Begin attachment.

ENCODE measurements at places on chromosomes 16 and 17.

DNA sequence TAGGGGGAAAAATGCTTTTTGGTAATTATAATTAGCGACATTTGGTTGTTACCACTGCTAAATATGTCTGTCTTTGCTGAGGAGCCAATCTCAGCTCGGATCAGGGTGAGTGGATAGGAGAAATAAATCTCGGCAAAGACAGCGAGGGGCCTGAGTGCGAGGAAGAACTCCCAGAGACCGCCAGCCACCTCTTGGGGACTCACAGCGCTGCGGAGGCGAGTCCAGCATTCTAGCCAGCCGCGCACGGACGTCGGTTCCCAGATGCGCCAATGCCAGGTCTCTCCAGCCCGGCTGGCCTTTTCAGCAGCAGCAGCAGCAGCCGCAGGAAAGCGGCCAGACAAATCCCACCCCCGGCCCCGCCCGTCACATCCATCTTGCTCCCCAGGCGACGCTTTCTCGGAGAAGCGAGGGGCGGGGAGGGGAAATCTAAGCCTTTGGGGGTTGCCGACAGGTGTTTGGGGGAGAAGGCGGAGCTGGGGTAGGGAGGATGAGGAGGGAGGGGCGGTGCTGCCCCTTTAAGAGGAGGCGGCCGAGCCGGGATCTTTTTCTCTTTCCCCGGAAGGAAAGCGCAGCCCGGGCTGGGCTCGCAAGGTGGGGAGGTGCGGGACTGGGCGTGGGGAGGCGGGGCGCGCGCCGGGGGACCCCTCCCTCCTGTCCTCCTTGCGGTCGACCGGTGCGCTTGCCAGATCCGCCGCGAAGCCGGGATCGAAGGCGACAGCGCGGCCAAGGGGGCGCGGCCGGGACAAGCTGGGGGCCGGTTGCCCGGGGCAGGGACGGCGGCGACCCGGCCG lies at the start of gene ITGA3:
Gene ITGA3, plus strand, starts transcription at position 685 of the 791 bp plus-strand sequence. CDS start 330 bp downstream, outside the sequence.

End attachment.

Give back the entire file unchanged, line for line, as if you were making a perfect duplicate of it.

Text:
ENCODE measurements at places on chromosomes 16 and 17.

DNA sequence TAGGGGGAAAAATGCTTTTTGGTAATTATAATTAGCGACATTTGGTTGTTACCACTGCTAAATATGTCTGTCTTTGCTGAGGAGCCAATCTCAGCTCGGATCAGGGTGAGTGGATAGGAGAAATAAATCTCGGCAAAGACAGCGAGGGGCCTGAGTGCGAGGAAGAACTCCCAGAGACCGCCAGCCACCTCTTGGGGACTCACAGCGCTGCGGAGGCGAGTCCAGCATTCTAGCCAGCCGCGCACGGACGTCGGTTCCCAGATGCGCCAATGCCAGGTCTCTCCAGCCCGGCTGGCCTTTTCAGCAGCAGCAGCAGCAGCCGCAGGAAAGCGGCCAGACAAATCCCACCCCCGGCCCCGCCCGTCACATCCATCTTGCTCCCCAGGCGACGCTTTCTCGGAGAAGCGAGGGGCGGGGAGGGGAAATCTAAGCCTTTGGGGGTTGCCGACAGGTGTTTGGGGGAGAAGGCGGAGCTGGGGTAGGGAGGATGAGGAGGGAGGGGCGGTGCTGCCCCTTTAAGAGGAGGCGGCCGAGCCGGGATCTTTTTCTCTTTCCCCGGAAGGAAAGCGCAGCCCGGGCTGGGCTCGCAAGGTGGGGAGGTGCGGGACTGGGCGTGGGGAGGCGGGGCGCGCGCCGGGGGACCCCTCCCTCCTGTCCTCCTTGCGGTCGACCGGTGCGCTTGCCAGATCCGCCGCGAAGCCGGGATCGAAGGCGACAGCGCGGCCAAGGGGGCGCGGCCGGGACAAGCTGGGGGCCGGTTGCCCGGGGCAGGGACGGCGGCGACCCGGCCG lies at the start of gene ITGA3:
Gene ITGA3, plus strand, starts transcription at position 685 of the 791 bp plus-strand sequence. CDS start 330 bp downstream, outside the sequence.